Postmates Driver Accident Insurance Requirements
Does Postmates Have Insurance for Delivery Accidents?
As the demand for having food delivered right to your door has gone up, especially during the pandemic, so has the demand for food delivery drivers. Just like the ridesharing business, companies, such as Postmates, have attracted millions of drivers across the country to work for them to deliver food. Postmates is the most popular food delivery service in Los Angeles, followed by DoorDash and Grubhub.
According to data collected by Second Measure, meal delivery services saw year-over-year growth of 20 percent collectively through the end of June 2021. Millions of people turned to meal delivery services once the pandemic became more apparent. The demand for food delivery drivers began to increase.
But just because you have your own car and pay the insurance every month doesn’t mean you’re good to go to work as a food delivery driver. Sure, your personal insurance would suffice to sign up for these independent contractor gigs, but in the event of an accident — like a car crash— you would probably end up getting the short end of the stick, since your insurance most likely wouldn’t cover it.
Since doing these types of jobs requires an additional commercial or business use policy, your personal insurance most likely won’t cover any damages. And since these companies don’t usually cover their independent contractors, you’ll likely end up in a tough position.
In order to work for food delivery companies, drivers need a personal auto insurance policy that covers the commercial use of a car. The rates for business use of a car are significantly higher than the ones for personal use, and that is because the risks of being on the road increase due to:
- The frequency of driving
- The time spent driving
- Where one drives
- The distraction issues related to keeping an eye on the order and the navigation
Commercial and business use policies are designed to cover the risks when you use your personal car for commercial uses. Food delivery services are still a novelty, and the insurance industry is still adapting to the changes. That’s why it’s very important to check with your current insurance carrier on what your options are in terms of coverage if you’re considering working as an independent contractor for food delivery services.
Even if you do it only part time, driving for Postmates is a commercial activity because you are using your car for business purposes. If you have an accident while you are online in the app, your insurance will probably not cover it given you used your vehicle for commercial purposes.
Postmates Insurance Policy
Postmates requires drivers to keep an updated and personal automobile liability policy on the vehicles they use while working under the company. The insurance limit must be equal to or greater than the minimum requirements for the state where they are driving in. “Property damage sustained to your property in an accident is [the driver’s] responsibility and should be addressed by your personal insurance carrier,” their website explains.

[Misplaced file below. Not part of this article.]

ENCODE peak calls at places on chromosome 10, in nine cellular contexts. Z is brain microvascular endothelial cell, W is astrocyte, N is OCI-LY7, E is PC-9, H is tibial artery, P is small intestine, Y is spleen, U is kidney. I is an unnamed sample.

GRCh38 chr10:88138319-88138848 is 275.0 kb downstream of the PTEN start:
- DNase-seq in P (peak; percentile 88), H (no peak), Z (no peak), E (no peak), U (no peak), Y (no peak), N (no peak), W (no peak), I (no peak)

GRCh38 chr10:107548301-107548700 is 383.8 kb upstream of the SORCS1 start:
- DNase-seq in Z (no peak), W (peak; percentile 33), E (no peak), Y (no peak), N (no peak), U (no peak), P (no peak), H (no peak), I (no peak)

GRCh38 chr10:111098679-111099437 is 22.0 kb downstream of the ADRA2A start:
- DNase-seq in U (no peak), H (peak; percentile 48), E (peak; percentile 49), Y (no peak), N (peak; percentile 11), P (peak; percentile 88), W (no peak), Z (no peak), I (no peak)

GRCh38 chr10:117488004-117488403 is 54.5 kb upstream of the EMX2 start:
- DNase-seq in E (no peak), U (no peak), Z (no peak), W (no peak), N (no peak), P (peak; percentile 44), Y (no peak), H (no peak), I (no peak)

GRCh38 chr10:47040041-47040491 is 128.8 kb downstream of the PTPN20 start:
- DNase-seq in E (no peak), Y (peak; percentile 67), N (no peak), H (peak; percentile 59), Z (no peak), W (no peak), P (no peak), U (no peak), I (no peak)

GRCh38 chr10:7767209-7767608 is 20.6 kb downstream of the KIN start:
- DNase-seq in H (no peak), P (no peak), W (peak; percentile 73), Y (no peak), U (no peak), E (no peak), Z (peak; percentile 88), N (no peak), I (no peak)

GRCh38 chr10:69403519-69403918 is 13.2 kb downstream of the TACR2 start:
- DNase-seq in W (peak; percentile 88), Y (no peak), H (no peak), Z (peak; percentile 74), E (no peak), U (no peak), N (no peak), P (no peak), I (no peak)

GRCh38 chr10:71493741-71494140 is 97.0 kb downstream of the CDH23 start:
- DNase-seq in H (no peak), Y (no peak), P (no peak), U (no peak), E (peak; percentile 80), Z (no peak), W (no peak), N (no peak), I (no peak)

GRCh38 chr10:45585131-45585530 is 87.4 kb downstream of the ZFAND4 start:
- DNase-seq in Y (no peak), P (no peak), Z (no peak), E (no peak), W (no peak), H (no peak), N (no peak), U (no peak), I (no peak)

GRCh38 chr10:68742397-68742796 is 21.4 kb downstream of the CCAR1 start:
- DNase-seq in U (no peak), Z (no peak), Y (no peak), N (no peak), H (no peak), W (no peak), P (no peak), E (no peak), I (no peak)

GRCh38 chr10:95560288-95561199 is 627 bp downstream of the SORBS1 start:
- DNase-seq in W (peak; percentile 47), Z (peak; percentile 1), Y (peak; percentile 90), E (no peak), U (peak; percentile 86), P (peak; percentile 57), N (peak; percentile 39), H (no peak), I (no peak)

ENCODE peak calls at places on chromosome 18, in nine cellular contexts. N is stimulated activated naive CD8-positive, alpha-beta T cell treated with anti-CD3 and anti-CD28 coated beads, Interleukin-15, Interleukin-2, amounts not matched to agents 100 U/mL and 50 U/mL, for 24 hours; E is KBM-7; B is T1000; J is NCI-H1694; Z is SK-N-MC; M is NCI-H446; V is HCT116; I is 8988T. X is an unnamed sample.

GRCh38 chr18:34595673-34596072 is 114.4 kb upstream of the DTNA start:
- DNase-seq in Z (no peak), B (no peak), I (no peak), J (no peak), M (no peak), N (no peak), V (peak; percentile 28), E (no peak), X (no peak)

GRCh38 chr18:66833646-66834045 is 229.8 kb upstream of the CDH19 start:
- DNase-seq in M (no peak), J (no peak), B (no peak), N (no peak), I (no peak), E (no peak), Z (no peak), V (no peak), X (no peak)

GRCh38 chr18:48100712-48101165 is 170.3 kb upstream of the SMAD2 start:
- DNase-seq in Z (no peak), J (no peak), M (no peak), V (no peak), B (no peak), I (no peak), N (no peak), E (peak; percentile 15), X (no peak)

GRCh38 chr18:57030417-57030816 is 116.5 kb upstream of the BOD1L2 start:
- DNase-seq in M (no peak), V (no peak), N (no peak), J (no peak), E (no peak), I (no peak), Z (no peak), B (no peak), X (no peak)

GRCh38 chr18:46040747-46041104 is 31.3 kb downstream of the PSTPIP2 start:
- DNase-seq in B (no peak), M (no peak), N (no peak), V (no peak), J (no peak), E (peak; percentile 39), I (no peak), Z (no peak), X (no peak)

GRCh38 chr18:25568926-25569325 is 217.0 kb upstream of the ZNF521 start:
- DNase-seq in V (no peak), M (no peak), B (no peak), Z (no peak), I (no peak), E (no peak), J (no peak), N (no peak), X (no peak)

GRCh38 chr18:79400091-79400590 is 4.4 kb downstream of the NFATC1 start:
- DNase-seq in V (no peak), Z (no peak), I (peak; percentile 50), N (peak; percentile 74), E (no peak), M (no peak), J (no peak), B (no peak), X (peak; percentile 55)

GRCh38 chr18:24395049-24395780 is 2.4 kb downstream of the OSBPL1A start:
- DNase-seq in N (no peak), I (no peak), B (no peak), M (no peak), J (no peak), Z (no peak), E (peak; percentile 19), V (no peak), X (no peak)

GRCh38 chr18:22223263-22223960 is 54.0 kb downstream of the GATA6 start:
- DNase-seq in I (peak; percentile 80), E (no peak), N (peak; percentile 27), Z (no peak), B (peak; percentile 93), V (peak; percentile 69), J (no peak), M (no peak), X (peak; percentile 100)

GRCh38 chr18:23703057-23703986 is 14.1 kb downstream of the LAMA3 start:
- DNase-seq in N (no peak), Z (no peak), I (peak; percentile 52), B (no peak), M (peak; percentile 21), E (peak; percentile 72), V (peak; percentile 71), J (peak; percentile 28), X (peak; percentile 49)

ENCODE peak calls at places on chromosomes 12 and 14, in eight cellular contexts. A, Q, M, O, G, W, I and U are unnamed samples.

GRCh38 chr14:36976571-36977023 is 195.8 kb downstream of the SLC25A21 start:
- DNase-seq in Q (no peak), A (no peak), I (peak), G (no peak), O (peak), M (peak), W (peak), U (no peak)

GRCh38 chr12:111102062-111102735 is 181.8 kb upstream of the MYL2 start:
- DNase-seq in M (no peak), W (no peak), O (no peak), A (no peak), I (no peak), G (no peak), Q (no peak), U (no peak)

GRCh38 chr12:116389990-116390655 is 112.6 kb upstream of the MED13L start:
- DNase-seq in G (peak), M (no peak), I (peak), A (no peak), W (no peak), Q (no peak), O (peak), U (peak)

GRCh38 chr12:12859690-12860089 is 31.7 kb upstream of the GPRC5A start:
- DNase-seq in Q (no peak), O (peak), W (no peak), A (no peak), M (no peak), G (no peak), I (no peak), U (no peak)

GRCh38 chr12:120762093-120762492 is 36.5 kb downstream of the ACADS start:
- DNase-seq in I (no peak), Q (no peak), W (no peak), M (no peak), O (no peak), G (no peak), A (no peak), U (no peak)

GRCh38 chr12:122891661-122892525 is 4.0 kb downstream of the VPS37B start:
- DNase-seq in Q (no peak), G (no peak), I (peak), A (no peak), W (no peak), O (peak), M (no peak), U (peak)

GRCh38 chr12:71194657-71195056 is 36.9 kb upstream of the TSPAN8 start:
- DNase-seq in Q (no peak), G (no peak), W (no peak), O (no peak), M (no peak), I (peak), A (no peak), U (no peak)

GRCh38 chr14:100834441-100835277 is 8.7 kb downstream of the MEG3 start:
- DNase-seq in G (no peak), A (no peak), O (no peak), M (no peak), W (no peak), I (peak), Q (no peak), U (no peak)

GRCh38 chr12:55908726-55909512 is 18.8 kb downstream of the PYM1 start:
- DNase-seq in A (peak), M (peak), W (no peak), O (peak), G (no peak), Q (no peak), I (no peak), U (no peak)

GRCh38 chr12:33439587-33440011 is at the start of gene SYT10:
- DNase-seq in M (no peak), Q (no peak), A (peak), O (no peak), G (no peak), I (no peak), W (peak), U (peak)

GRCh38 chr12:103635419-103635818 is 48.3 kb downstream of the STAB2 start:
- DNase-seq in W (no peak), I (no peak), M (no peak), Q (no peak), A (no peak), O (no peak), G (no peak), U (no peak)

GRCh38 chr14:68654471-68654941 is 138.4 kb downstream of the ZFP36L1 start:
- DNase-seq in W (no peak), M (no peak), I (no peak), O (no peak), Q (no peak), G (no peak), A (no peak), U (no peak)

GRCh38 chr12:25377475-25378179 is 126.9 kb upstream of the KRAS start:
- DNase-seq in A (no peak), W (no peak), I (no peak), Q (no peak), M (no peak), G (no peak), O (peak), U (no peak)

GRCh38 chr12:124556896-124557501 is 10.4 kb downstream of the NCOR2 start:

The company provides $1 million in excess liability to third party claims that will only come into play after the driver’s personal auto insurance coverage has been exhausted. Moreover, they offer occupational accident insurance, which covers medical bills and lost income with an amount up to the policy limits. The following are benefits and protections a driver may receive under this insurance.
- Accidental medical bills: Up to $1,000,000 with no deductible or co-pay.
- Accidental death benefit: Up to $100,000.
- Survivors benefit: Up to $100,000.
- Continuous total disability: Up to $500 a week in on-demand service replacement earnings.
- Temporary total disability: Up to $500 a week in on-demand services replacement earnings.
- Accidental dismemberment: Up to $200,000.
Coverage for accidental death, survivors benefit, accidental dismemberment, and paralysis benefits are reduced if the driver is 65 years old or older.
It must be noted Postmates will only cover the damages if the driver was on an active delivery, meaning after they selected “accept” on the platform and until the customer receives their order as logged by the platform. If you are offline, your personal insurance is your insurance policy. If you are online, but you haven’t accepted a delivery request, again, your personal insurance is your insurance policy.
As EntreCourier highlighted, “Most personal car insurance policies will not cover you in an accident while you are logged on to do delivery work for a third party app. That means that your insurance won’t cover you, and Postmates won’t cover you. Be very clear on this: if they are able to identify that you were logged in, not just on an active delivery, they will not cover any claim. If you are delivering for Postmates you need to make sure you have insurance that covers you.”
Yes, business use add-ons and commercial insurance can be expensive. And though Postmates does a better job than other food delivery companies, it is essential that drivers ensure that they’re covered properly in case of an accident. Injuries and property damages resulting from car accidents can easily rack up, and you don’t want to end up having to cover it all on your own just because you weren’t properly informed on the insurance you needed while delivering food for Postmates.
West Coast Trial Lawyers Is Here to Help
If you are a victim of a food delivery accident, West Coast Trial Lawyers have experienced personal injury attorneys that will work tirelessly to ensure that you are getting the maximum compensation you deserve for your losses, which includes medical bills, property damage, lost wages, and more.